The Sexual Side Effects Of Suboxone

Manish Mishra, MBBS

Medically Reviewed By: Manish Mishra, MBBS

on January 21, 2023

Suboxone may cause sexual side effects such as low libido, lack of sexual desire, and erectile dysfunction in men.

Suboxone (the brand name for the combination of naloxone and buprenorphine) is a Schedule III controlled substance that may create a number of sexual side effects.

Suboxone treatment is used to help those suffering from opioid dependence. Despite this positive aspect of the drug, Suboxone can create serious side effects and be abused as well.

Before taking Suboxone, consult the medical advice of your healthcare provider as serious sexual side effects can take place.

Sexual Side Effects Of Suboxone

There are some general sexual side effects of Suboxone that may affect both men and women. These consist of sexual dysfunction and loss of interest in sex. Despite some similarities, the sexual side effects in men and women have several differences.

Sexual Side Effects Of Suboxone In Men

Several studies show that serious sexual dysfunction sometimes occurs in men being treated with opioid maintenance therapy. In fact, male patients may experience difficulties in erectile function after opioid use.

However, research on the sexual side effects of buprenorphine and naloxone is limited.

Men who take Suboxone and struggle with sexual problems such as erectile dysfunction or premature ejaculation are likely safe to combine Suboxone with Viagra, a medication used to help prevent erectile dysfunction.

Additionally, men’s testosterone levels may change when Suboxone is taken. Men may struggle with low testosterone which can impact sperm count, making it difficult for couples to conceive.

Sexual Side Effects Of Suboxone In Women

Although the prevalence of sexual dysfunction in women is lower than that of men when opioid use occurs, women may experience sexual side effects. In fact, women may have a lack of sexual desire and low libido if they take Suboxone.

The sexual function of women can be impaired while taking opioids, potentially resulting in painful orgasms. Orgasmic dysfunction may take place as well.

How Suboxone Abuse Impacts Quality Of Life & Sexual Health

Those who participate in Suboxone abuse may suffer from substance use disorder or opioid addiction. Abusing Suboxone can impact the quality of life and sexual life of partners.

For instance, a person may choose to stop abusing Suboxone and receive buprenorphine maintenance treatment. However, sexual dysfunction can continue throughout the recovery process.

General Side Effects Of Suboxone

Suboxone combines buprenorphine, a partial opioid agonist with the opioid antagonist naloxone. The drug affects the opioid receptors in the brain, affecting the central nervous system (CNS) and creating sedation. 

These feelings of euphoria may be accompanied by sexual side effects and a number of other effects which range in severity.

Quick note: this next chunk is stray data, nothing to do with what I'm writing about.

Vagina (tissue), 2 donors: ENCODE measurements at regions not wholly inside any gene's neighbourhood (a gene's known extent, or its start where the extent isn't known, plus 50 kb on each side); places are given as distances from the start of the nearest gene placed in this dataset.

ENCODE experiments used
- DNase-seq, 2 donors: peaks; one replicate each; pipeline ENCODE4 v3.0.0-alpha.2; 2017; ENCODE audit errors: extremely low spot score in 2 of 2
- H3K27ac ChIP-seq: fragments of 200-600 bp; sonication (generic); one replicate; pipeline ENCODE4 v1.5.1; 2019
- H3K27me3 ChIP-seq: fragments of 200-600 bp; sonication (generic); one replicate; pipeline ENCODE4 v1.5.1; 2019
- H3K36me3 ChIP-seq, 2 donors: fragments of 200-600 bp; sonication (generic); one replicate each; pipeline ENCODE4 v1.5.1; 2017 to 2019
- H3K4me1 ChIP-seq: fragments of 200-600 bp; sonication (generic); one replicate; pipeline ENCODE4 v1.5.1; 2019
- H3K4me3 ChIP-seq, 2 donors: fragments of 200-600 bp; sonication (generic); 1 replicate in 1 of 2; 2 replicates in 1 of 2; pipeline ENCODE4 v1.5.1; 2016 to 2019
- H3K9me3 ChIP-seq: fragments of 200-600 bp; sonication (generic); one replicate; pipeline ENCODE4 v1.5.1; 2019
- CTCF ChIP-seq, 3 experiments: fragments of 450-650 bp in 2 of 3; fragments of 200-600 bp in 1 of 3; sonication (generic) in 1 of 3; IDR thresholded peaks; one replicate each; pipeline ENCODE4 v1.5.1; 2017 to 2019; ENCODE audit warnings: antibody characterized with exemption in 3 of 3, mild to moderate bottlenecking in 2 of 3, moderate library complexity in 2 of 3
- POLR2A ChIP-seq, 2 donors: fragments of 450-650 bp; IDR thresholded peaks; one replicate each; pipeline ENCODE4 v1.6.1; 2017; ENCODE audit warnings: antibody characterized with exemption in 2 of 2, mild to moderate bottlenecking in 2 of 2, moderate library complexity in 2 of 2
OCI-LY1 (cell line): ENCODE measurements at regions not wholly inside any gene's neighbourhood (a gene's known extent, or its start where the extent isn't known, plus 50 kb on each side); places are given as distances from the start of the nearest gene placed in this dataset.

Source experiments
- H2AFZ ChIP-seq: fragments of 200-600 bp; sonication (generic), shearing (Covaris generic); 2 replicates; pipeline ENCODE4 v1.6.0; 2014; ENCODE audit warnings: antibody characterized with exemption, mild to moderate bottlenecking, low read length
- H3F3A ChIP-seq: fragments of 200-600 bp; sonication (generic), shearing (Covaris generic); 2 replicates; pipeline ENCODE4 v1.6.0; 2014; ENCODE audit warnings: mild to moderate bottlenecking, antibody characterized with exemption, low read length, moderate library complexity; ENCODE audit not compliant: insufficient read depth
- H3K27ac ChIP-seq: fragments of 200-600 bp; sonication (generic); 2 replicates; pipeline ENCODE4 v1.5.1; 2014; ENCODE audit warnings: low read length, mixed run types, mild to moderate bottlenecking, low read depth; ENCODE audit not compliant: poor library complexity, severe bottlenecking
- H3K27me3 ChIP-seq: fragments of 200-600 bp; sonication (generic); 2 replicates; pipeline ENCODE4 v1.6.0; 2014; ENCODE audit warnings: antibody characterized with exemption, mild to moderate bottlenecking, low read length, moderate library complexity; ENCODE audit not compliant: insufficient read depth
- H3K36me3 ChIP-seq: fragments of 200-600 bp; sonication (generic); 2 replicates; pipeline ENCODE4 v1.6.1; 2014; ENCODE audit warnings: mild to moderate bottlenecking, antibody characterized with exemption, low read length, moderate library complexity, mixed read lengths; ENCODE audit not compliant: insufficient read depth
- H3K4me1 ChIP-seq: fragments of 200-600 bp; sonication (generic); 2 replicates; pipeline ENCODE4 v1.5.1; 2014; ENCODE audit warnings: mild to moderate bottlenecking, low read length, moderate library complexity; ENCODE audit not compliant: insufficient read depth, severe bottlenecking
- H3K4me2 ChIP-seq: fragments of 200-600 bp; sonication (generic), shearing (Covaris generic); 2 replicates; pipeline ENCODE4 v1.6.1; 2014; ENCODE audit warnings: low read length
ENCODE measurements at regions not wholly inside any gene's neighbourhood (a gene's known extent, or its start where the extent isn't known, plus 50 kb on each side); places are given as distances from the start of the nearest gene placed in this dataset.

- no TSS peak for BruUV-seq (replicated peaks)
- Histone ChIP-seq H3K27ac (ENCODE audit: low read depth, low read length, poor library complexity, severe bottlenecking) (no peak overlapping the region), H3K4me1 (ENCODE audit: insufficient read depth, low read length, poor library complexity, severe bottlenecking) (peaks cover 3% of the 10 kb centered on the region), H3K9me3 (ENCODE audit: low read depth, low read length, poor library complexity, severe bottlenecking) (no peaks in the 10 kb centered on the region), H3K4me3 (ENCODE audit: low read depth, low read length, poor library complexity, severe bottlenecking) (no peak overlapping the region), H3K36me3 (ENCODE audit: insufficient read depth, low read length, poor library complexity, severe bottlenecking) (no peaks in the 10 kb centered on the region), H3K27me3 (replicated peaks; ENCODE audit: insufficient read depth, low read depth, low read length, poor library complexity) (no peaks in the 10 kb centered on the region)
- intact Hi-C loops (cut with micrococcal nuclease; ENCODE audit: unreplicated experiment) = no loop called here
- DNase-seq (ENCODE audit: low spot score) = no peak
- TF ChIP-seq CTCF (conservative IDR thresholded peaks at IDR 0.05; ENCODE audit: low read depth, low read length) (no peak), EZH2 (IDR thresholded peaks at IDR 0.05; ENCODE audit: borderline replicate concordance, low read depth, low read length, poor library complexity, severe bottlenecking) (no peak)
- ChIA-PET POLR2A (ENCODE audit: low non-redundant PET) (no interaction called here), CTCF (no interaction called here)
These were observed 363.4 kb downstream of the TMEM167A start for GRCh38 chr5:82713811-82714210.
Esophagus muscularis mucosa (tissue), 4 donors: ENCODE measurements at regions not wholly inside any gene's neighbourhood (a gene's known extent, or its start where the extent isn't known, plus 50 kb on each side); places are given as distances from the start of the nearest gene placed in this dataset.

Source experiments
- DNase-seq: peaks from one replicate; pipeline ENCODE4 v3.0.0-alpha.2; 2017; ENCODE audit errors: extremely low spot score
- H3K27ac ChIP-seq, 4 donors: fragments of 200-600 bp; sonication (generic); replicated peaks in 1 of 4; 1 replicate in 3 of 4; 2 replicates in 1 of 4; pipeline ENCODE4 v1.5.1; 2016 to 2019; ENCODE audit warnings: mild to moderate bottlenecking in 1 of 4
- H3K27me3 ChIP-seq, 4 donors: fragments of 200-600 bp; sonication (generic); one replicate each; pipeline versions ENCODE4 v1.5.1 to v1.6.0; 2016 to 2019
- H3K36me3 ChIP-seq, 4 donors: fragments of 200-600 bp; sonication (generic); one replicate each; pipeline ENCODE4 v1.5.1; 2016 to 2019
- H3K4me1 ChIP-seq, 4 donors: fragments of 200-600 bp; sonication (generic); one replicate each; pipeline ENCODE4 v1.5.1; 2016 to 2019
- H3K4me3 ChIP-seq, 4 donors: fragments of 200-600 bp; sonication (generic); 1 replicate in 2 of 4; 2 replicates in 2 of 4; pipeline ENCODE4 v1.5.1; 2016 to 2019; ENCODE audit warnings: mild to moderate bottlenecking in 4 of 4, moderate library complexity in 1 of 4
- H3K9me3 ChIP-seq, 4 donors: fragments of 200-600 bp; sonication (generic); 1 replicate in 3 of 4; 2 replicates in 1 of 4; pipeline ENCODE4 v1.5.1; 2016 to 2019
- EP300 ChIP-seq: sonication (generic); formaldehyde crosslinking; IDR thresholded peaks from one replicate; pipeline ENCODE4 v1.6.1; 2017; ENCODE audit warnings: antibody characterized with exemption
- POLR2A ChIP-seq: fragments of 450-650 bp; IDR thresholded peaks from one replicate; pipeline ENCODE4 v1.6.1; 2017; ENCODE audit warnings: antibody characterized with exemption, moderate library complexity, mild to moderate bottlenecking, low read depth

Common Side Effects Of Suboxone

In addition to the sexual side effects which take place, some of the other side effects a person can experience from Suboxone, according to the United States Food and Drug Administration (FDA), include:

  • headache
  • dizziness
  • drowsiness
  • sedation
  • loss of appetite
  • constipation

Serious Side Effects Of Suboxone

Some of the more serious side effects and dangers to be aware of when taking Suboxone include adverse effects, allergic reactions, and withdrawal symptoms.

Withdrawal symptoms can be uncomfortable and lead to relapse. Some of these symptoms include tremors, irritability, and cravings for the drug.

Additionally, an opioid-induced overdose can take place. Symptoms of a Suboxone overdose consist of respiratory depression and fluctuations in heart rate and blood pressure. Taking Suboxone in any way other than as prescribed is a form of drug abuse.

If you suspect an overdose has taken place, contact 911.

Prescription Opioid Addiction Treatment

The Substance Abuse and Mental Health Services Administration (SAMHSA) states those struggling with opioid use disorder may require medication-assisted treatment (MAT) or other opioid treatment programs.

However, if you’ve been previously unsuccessful at Suboxone treatment, you may try methadone maintenance treatment as well as other treatment services like behavioral therapy, 12-step support groups, and mental health counseling.

For information on how we treat opioid addiction, please contact Ohio Recovery Center today.

  1. Food and Drug Administration — Suboxone
  2. Indian Journal of Psychiatry — Sexual dysfunction in men on buprenorphine – naloxone-based substitution therapy
  3. International Journal of Medical Sciences — Treatments of Sexual Dysfunction in Opioid Substitution Therapy Patients: A Systematic Review and Meta-Analysis
  4. Neuropsychiatric Disease and Treatment — Sexual Adverse Effects and Erectile Dysfunction During Buprenorphine/Naloxone Combination Treatment for Opioid Use Disorders
  5. The Ochsner Journal — Suboxone: Rationale, Science, Misconceptions
  6. Substance Abuse and Mental Health Services Administration — Buprenorphine

Written by Ohio Recovery Center Editorial Team

© 2024 Ohio Recovery Center | All Rights Reserved

* This page does not provide medical advice.

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